measuring 220v

Hello all and please dont flame me if I am posting to the wrong group.
I wish to measure voltage on an a/c unit that is 220v.I know how to do this with 12v systems(one lead to wire,other to ground)and I wonder if it is the same deal for 220v. I ask because the amperage invovled in a 220 line is capable of killing as opposed to a 12v system and I want to be safe than sorry. Can somebody please let me know the proper way or point me in the right direction?
Thank you in advance
Add pictures here
<% if( /^image/.test(type) ){ %>
<% } %>
<%-name%>
Add image file
Upload

No....220VAC is not 12DC....and no, on an AC unit, if you dont know how its wired, you can look all day, and if you are going to ground, even if one leg is dead, you will real 110VAC all day...220VAC you do not read to ground... First, if you have no clue, you need to stop now, and no, altho I do this on a daily basis, I wont be the one to tell you how to check on a unit I cant see, and I will tell you that not only can the 220 kill you in the unit, so can the 24VAC since its got several amps on it....

1VAC can kill...its not the voltage, its the amperage, and 1 amp can kill you....even a 12V system...

Your yellow pages, under heating and air contractors. You might be surprised...some of us are not as expensive as you would like to think...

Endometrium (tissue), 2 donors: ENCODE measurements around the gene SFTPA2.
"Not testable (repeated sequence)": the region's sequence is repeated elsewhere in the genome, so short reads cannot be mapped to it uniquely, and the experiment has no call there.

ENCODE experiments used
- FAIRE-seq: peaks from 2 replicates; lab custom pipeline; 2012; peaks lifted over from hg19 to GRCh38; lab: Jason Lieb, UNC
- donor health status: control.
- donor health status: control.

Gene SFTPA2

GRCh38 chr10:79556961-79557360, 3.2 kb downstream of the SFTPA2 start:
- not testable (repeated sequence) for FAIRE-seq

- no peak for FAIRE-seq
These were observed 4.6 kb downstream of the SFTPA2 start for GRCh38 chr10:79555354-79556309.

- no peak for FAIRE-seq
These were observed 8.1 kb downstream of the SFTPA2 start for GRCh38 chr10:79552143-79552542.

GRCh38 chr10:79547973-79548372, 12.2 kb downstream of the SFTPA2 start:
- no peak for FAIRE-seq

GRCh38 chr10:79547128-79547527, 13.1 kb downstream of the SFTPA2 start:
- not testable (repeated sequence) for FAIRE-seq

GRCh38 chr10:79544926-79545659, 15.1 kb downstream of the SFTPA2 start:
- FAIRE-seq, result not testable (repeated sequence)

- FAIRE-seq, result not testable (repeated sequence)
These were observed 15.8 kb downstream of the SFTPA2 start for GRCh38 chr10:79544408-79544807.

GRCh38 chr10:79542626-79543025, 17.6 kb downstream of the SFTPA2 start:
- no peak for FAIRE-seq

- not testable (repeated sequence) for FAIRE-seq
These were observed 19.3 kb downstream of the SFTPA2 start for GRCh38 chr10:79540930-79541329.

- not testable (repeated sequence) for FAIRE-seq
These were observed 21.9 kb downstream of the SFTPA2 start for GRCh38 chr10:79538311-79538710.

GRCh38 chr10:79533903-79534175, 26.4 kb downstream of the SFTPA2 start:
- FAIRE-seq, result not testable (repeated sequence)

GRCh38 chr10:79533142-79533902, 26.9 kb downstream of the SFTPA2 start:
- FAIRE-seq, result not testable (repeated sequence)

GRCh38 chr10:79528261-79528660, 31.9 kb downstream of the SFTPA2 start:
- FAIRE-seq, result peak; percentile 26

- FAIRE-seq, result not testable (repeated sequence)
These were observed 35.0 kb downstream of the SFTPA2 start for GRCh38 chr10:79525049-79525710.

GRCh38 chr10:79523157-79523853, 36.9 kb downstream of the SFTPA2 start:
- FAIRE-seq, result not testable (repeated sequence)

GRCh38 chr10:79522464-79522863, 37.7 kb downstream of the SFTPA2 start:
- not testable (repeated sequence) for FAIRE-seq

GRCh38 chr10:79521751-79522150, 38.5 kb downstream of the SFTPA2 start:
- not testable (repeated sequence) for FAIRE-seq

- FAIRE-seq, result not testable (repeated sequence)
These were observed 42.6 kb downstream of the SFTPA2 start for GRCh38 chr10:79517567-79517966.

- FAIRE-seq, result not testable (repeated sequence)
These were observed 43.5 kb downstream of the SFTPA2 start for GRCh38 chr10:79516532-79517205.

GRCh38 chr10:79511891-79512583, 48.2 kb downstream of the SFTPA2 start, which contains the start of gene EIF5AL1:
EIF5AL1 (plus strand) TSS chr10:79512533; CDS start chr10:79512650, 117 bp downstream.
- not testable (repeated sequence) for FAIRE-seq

Hell...if you are in my service area, to keep you from messing up, and getting hurt, I would check it for free for you...beat that...and yes, I am in the trade, and yes, I see this all the time, and yes, normally it ends up being something simple..

Add pictures here
<% if( /^image/.test(type) ){ %>
<% } %>
<%-name%>
Add image file
Upload

THE safety rule when working with AC is "Don't touch metal unless it is GROUNDed or the power is off,
That's why the probes of the DVM are insulated. For most AC work, you want to use identical (except for color) probes for both inputs to you meter. You find a way of holding your meter so that you can see it while you operate the probes with two hands.
You can quickly take any voltage reading necessary. If you want voltage to ground, you touch one probe tip (either one, in AC is doesn't matter) to ground and the other to whatever you wish to measure. In a 220 volt circuit, you should measure 220 (240) voltage between the two hot wires and 110 (120) volts between either hot and ground. BUT you ALWAYS take the hot/hot measurement. Don't ASSume that because each hot is 120 voltage the hot to hot voltage is 240.
Add pictures here
<% if( /^image/.test(type) ){ %>
<% } %>
<%-name%>
Add image file
Upload
Thanks to everyone who replied.I decided not to mess with it because I am not comfortable working with high voltage.It was later determined that the compressor was drawing too much current on start up,which was causing all the trouble.So I said screw it and went and got me a new a/c unit.
Thanks again everyone.
Add pictures here
<% if( /^image/.test(type) ){ %>
<% } %>
<%-name%>
Add image file
Upload

HomeOwnersHub.com is a website for homeowners and building and maintenance pros. It is not affiliated with any of the manufacturers or service providers discussed here. All logos and trade names are the property of their respective owners.